over power when optimizing for reduced energy. The current
work considers the most common ly selected process
parameters viz. cutting velocity, feed rate and depth of cut
optimized for minimu m energy consumption.
International Journal of Engineering Science and Computing, November 2016
Figure.1. Cutti ng Tool Translator and Rotati onal Motion
Figure – Cutting Tool Translator and Rotational Motion
Milling is a cutting process that uses a milling cutter to
remove material fro m the surface of a wo rk- p iece. The
milling cutter is a rotary-cutting tool, often with mu ltip le
cutting points. As opposed to drilling, where the tool is
advanced along its rotation axis, the cutter in milling is usually
moved perpendicular to its axis so that cutting occurs on the
circu mference of the cutter. As the milling cutter enters the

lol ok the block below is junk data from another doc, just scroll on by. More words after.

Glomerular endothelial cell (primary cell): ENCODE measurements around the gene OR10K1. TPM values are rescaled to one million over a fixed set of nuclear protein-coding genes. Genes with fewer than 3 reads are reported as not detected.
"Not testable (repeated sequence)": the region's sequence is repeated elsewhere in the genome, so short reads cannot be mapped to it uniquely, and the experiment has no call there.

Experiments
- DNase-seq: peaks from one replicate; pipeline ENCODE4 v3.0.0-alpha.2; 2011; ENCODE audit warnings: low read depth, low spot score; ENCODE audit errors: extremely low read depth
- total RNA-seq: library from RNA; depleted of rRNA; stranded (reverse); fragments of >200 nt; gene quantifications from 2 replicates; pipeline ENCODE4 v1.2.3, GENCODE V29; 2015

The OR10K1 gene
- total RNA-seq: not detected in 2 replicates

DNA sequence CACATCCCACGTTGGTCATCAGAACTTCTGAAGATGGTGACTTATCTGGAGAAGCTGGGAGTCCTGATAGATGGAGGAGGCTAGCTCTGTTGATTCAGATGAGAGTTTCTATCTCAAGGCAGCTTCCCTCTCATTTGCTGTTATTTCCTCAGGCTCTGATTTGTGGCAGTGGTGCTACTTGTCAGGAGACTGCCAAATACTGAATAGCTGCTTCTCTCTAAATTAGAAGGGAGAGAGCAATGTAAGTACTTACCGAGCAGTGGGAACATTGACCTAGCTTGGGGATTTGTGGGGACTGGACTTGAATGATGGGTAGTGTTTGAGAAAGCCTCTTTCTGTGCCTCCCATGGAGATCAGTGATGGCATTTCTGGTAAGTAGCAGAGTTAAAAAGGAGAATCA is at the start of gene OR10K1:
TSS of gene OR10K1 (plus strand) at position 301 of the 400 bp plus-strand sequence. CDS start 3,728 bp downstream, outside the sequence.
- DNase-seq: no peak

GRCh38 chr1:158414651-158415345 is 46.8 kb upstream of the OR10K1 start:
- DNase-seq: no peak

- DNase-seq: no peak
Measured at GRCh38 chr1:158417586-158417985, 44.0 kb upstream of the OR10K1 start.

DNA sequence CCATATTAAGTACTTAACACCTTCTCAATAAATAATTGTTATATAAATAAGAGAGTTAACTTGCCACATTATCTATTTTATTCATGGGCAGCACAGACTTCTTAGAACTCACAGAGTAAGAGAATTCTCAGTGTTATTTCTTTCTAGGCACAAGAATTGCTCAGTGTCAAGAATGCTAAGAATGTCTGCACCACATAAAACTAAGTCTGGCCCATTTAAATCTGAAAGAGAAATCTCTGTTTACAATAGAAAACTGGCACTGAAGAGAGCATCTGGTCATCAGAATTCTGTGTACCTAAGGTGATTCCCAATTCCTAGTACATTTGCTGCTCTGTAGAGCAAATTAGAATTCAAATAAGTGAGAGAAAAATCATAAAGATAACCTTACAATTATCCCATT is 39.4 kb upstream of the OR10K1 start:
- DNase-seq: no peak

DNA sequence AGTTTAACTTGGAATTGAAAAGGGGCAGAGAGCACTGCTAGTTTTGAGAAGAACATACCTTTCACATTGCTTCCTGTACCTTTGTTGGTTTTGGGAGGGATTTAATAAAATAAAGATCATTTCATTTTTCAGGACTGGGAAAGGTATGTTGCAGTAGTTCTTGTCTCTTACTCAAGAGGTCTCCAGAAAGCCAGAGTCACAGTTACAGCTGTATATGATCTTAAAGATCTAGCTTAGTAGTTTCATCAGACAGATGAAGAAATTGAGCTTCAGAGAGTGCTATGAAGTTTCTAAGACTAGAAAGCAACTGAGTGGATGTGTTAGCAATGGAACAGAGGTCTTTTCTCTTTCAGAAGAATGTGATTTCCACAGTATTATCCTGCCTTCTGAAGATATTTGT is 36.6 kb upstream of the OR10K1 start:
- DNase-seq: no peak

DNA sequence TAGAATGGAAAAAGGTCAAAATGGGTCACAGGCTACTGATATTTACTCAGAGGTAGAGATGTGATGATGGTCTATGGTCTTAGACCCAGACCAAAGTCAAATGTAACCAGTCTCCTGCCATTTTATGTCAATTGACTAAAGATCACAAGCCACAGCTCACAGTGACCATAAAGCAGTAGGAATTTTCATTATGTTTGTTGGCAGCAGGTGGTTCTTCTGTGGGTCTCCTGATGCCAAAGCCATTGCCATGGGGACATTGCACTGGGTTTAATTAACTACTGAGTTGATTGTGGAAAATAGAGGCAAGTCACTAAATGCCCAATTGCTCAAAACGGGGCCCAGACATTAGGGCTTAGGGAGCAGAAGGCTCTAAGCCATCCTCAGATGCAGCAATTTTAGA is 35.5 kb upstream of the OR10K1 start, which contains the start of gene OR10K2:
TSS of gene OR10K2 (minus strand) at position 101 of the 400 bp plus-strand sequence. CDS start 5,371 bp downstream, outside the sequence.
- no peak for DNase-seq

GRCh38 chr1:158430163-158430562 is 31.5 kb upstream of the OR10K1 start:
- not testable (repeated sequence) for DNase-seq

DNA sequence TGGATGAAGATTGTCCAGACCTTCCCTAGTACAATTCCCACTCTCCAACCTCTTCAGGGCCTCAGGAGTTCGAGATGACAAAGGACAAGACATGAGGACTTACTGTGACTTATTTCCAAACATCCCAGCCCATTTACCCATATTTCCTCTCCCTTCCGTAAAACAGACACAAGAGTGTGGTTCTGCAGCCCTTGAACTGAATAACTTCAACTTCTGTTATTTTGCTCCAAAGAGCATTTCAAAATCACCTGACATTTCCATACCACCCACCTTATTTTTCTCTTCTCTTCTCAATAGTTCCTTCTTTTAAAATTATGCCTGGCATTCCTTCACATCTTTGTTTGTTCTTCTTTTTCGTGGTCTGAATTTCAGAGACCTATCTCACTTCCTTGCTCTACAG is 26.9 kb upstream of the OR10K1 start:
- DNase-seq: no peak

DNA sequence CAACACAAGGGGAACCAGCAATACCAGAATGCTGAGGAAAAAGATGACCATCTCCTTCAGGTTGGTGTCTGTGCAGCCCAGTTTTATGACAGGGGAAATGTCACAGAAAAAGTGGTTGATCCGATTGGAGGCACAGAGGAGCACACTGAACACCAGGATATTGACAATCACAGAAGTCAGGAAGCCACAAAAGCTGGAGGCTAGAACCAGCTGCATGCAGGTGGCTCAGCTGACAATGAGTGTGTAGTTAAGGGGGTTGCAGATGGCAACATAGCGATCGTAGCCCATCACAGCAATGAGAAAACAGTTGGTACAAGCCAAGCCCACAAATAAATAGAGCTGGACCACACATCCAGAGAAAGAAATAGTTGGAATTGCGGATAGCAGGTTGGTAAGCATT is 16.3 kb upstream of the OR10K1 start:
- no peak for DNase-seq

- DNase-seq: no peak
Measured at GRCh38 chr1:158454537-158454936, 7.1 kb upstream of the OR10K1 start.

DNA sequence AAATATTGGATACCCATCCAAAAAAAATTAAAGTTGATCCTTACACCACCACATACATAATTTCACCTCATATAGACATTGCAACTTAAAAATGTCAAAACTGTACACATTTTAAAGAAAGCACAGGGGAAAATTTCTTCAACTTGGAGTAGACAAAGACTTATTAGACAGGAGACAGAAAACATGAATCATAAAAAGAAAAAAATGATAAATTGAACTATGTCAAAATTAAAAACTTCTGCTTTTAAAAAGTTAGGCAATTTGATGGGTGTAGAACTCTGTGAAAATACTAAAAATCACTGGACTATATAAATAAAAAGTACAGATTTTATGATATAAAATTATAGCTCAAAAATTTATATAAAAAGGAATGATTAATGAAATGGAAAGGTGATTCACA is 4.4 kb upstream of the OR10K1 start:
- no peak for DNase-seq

work-piece, the cutting edges (flutes or teeth) of the tool
repeatedly cut into and exit fro m the material, shaving off
chips (swarf) fro m the work-piece with each pass. The cutting
action is shear deformat ion; material is pushed off the workpiece in t iny clu mps that hang together to a greater or lesser
extent (depending on the material) to form ch ips. This makes
metal cutting so mewhat d ifferent (in its mechanics) fro m
slicing softer materials with a blade. The milling process
removes material by performing many separate, small cuts.
This is acco mplished by using a cutter with many teeth,
spinning the cutter at high speed, or advancing the material
through the cutter slowly; most often it is some co mbination
of these three approaches. The speeds and feeds used are
varied to suit a comb ination of variables. The speed at which